Before you get turned off by the name alone, “noble rot” is a fungus that grows on wine grapes. Too much funk and the grapes are ruined. Just the right amount of stink and you can use the grapes to make tasty, sweet wine. It reads better in French – pourriture noble.
Dogfish Head takes a saison ale (spicy, fruity) and adds grape juice that’s been infected with the noble rot fungus. (This has got to be the first time I’ve read a beer label that proudly used the word “infected.”) As the brewmasters say in this video, the final product is a mash-up of beer and wine.
Having no idea what kind of glass to use for this Brundlefly, I broke out a Kentucky Derby glass. Noble Rot pours a straw yellow with a head of loose bubbles that vanish within thirty seconds. The aroma is like a hefeweizen with a shot of white zin – malty, fruity, sweet.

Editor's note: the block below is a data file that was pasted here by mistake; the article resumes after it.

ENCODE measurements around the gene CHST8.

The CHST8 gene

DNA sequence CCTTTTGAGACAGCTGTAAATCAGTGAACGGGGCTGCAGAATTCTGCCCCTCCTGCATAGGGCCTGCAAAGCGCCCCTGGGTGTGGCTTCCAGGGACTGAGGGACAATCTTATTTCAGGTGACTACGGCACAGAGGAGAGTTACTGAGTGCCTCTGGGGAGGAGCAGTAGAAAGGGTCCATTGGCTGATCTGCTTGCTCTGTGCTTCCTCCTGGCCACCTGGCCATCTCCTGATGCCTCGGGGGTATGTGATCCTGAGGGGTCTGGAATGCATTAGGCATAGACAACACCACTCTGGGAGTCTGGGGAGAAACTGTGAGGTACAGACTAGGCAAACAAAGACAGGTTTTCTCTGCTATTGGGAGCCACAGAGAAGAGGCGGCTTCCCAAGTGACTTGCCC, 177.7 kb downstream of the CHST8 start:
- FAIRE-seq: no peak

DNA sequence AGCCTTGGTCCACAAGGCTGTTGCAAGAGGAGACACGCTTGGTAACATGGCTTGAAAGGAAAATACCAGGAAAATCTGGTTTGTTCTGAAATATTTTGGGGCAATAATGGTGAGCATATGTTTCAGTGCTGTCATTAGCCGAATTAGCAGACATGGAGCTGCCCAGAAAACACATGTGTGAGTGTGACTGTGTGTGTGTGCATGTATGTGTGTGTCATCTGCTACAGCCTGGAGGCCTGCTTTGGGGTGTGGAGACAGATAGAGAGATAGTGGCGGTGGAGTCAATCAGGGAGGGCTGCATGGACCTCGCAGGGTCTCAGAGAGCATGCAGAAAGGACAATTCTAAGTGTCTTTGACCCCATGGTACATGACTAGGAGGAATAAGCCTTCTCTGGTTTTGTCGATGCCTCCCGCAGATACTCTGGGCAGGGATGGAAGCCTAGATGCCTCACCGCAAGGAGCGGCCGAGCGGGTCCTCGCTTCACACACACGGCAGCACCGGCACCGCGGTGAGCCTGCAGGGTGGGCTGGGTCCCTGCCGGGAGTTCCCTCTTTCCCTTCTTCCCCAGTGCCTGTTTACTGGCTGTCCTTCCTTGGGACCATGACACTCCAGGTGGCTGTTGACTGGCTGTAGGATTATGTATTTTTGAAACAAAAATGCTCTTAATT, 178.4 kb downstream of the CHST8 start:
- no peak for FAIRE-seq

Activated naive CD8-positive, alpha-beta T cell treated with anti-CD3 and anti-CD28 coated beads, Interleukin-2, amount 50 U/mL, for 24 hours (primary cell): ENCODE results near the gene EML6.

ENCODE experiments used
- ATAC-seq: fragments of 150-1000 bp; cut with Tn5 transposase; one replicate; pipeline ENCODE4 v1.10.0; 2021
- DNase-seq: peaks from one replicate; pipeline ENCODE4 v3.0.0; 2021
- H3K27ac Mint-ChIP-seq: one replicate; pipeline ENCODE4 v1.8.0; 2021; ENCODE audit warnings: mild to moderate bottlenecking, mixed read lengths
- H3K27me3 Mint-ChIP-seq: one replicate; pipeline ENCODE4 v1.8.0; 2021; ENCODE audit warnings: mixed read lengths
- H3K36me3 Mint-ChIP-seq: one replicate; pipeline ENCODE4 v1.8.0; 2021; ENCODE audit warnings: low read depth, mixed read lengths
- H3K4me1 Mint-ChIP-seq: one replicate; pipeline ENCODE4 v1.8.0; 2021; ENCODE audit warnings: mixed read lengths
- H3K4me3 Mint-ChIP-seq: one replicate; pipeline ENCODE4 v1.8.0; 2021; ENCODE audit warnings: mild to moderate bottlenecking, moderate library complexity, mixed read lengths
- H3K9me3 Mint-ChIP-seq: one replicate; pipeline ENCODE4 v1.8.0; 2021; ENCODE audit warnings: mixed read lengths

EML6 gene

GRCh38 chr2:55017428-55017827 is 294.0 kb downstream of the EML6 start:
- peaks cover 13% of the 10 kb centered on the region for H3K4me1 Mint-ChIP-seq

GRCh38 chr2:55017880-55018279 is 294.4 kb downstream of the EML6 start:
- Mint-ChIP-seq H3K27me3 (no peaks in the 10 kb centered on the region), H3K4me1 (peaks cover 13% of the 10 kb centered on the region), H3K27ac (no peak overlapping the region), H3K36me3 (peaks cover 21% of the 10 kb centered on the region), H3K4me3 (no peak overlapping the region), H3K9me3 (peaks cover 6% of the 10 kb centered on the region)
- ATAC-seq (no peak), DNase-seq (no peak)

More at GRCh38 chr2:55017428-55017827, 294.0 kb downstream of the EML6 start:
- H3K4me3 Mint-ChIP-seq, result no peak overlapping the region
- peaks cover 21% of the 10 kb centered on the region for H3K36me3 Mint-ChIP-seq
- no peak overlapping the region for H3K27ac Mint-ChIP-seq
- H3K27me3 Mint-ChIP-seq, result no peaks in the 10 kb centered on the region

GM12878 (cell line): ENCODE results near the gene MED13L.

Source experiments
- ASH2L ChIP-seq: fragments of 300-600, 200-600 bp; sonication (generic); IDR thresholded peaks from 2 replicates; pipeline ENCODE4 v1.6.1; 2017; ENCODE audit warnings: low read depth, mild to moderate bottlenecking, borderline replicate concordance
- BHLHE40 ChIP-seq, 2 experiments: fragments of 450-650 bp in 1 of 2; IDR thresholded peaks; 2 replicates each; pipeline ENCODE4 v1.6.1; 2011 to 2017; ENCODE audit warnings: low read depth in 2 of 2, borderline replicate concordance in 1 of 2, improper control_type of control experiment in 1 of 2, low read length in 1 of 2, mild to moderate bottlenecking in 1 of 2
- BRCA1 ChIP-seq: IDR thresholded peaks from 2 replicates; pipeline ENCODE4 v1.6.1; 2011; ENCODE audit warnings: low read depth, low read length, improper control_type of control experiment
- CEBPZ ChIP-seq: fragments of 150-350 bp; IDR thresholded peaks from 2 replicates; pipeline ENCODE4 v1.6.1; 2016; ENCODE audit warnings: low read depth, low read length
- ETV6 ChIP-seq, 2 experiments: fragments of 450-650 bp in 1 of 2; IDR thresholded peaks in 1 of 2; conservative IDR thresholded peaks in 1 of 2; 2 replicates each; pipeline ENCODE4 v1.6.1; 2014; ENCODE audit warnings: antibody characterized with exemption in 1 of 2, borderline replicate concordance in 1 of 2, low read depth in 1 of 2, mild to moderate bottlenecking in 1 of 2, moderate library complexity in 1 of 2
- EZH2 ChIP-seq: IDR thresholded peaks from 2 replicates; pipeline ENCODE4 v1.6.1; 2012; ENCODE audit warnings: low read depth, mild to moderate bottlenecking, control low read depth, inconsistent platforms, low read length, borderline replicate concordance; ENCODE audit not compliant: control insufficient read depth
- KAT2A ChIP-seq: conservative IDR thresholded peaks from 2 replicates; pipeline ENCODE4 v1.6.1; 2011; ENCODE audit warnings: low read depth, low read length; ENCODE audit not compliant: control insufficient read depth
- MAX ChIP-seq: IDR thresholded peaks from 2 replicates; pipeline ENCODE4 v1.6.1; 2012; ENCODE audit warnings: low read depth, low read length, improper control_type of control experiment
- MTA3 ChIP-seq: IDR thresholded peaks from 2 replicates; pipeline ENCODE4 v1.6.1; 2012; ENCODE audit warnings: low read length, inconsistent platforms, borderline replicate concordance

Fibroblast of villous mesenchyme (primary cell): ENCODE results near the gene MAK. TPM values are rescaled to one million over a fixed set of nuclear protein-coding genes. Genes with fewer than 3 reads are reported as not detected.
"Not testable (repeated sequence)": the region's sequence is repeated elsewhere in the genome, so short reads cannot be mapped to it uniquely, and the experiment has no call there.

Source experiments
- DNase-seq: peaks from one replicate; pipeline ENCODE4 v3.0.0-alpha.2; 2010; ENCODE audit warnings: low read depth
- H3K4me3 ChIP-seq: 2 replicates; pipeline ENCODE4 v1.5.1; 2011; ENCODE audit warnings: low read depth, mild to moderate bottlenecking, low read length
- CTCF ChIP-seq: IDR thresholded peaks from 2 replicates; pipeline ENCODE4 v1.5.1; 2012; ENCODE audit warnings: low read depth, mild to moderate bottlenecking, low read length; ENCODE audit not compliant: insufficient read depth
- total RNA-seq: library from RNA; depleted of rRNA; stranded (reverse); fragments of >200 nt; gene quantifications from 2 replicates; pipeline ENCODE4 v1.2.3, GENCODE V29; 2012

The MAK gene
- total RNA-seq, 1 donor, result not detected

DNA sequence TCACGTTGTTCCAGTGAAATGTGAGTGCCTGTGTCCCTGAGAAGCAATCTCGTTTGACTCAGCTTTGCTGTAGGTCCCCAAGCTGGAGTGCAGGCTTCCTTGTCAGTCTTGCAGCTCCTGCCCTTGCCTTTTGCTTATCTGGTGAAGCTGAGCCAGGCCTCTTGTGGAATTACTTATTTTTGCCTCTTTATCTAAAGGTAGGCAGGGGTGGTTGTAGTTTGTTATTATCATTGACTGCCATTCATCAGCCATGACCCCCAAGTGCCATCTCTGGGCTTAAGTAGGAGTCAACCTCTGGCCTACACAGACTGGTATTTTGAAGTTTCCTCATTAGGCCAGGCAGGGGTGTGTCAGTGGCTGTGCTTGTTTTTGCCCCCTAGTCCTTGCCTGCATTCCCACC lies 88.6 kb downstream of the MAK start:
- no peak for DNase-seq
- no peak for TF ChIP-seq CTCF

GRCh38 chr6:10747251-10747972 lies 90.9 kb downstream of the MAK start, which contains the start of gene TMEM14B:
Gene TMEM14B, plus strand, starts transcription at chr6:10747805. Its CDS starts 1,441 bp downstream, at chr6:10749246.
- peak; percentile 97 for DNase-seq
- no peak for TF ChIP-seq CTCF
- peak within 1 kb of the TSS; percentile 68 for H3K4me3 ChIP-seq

The first sip is beery, then a wave of white wine, then a lighter wave of grape skin bitterness. The second sip turns the two around – sparkling wine with a malty finish. Yes, this is – not surprisingly – a lot like a wheaty beer topped off with wine. If you gave it to someone and didn’t say, I’ll guess they’d guess it’s a semi-dry pinot with an odd aftertaste.
As a guy who doesn’t care for white wine, I will say it’s not cloying like so many whites. Maybe that’s what you can do with it. Give Noble Rot to your wino friends who refuse an ale and your beer snob buddies who walk past the Riesling. Either way, Noble Rot has a wine-style kick – 9% ALC.